The CIA might have gotten control of the process, but it had no handle on the president’s interests. The customer has always been the problem for the intel pookies. President Kennedy would question Mac Bundy or General Clifton and they would pass the queries along to the agency. LBJ went through Rostow and Nixon through Kissinger. Carter often relied upon Vice-President Walter Mondale, who had been a member of the Church Committee, as his conduit to the intelligence agencies. CIA director Bill Casey heard President Reagan express a desire for more information on Poland and had the PDB redesigned to include a special Polish section. Casey arranged for Richard Lehman, head of his PDB unit and the designated briefer, to discuss the president’s mood and concerns after his return each day. These “backbriefs” have remained the standard procedure ever since. (After Bill Clinton appeared to shun PDB reports the CIA tried spicing them up with foreign inside gossip and direct reporting from clandestine sources.) The final printed edition of the PDB went to the White House on February 15, 2014. Mr. Obama now receives his daily intel on a secure tablet.

With whatever exceptions exist, all this vein of rich historical material will remain classified even after today. I say “opened for research” because those who control declassification at the agency have demonstrated a proclivity for gutting the record in the name of information security.  The big brass aren’t coming to Austin to give out the PDBs, only to acknowledge they have become fair game in the secrecy jousts.

Return, with me, to the days of Clinton, when the Cold War had ended and the winds were so fair that a serious political philosopher could ventilate about the “end of history.” Secrecy was already a problem then, and Clinton recognized it with a project to institute “automatic declassification” of records older than 25 years, with “exceptions” to be carved out by agencies requesting “exemptions.” The overall project failed (the Air Force and CIA claimed exemptions for 100% of their work), but the specific angle for the Presidential Daily Briefs was CIA boss George Tenet’s assertion that the PDBs needed secrecy to protect  intelligence sources and methods. That marked the beginning of an Alice in Wonderland story that ended only today.

“Sources and methods” are spookspeak for intelligence tradecraft or for specific agent identifications or information compartments (such as overhead imagery, communications intelligence, or the like). But the PDBs are information reports, not efforts to create new intel channels or technologies. Names of agents and whatnot can easily be removed from ancient documents or are, in a number of instances, already known from the CIA’s declassification of specific cases. (For example, Tenet asserted sources and methods protection for PICKLs of the Cuban Missile Crisis in spite of the fact the agency had already released portions of those very documents, plus the actual transcripts of interviews with its Soviet spy Oleg Penkovskiy, whose information lay at the heart of that reporting.) A number of PDBs, bearing on Vietnam, Chinese nuclear weapons, the Six-Day war in the Middle East, and other subjects had already been declassified, with the secrecy apparatus considering them as simple information reports. Currying favor with the press and enhancing his stature as maven of top-level information, Henry Kissinger permitted the PDB to be photographed, a picture published in Newsweek on November 22, 1971. There’s no way a true “sources and methods” issue would have been treated in such a cavalier fashion. But suddenly the sources and methods bugaboo descended to chill the entire declassification process.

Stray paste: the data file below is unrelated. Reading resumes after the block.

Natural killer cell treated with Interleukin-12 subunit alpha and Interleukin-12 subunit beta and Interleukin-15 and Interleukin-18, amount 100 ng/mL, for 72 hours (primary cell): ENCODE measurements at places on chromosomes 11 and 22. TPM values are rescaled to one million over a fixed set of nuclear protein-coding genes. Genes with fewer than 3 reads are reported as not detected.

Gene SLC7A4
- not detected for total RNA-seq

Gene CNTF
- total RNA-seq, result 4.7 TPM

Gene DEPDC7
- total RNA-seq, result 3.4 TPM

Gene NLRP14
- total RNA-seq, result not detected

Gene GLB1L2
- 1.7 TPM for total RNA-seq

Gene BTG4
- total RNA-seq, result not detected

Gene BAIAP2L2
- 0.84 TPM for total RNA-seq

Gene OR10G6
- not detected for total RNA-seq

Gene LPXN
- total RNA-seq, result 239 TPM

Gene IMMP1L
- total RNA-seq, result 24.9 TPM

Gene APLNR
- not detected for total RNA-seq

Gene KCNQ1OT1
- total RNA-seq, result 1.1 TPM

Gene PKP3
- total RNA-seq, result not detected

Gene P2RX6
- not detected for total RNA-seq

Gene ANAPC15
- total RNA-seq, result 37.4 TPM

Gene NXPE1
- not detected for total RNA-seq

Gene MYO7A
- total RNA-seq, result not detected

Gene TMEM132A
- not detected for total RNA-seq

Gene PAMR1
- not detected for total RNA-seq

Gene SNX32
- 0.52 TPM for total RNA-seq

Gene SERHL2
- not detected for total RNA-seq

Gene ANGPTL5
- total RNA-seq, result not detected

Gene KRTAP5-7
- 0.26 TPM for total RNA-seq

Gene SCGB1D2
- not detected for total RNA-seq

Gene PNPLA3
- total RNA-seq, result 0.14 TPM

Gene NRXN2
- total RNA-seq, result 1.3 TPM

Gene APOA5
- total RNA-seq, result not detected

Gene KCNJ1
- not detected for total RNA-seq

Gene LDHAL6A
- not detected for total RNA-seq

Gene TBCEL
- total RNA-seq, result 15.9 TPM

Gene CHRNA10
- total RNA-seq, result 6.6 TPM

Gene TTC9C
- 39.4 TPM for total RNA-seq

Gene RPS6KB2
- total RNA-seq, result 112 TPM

In 2004 the National Security Archive joined scholar Larry Berman to challenge this idiocy. Berman had requested and had been denied release of a pair of innocuous PDBs. The Archive joined him in a lawsuit for release of the material as is provided under the Freedom of Information Act. Though we lost the suit for the two specific PDBs in the 9th Circuit Court of Appeals in 2007, the justices ruled that CIA could no longer claim a blanket exemption for the class of documents, and that PDBs from the Kennedy and Johnson eras had to be considered for release.

What is happening at the LBJ Library today is a direct result of that court battle. Notice that the agency took its sweet time–8 years– to cough up any of this material. Without seeing the rest of the documents I nevertheless expect the collection will be laced with redacted passages, pages, and whole documents. The organizers of this event promise that PDBs will be posted on the CIA website, presumably today after the event. I have argued elsewhere that the agency’s declassification process has been corrupted. It functions to protect proper secrets only at the margin and is far more concerned with preventing embarrassment–a stance explicitly prohibited in the regulations supposed to govern secrecy and declassification. I’ll have more to report on the PDBs once I get the chance to see what the agency has done.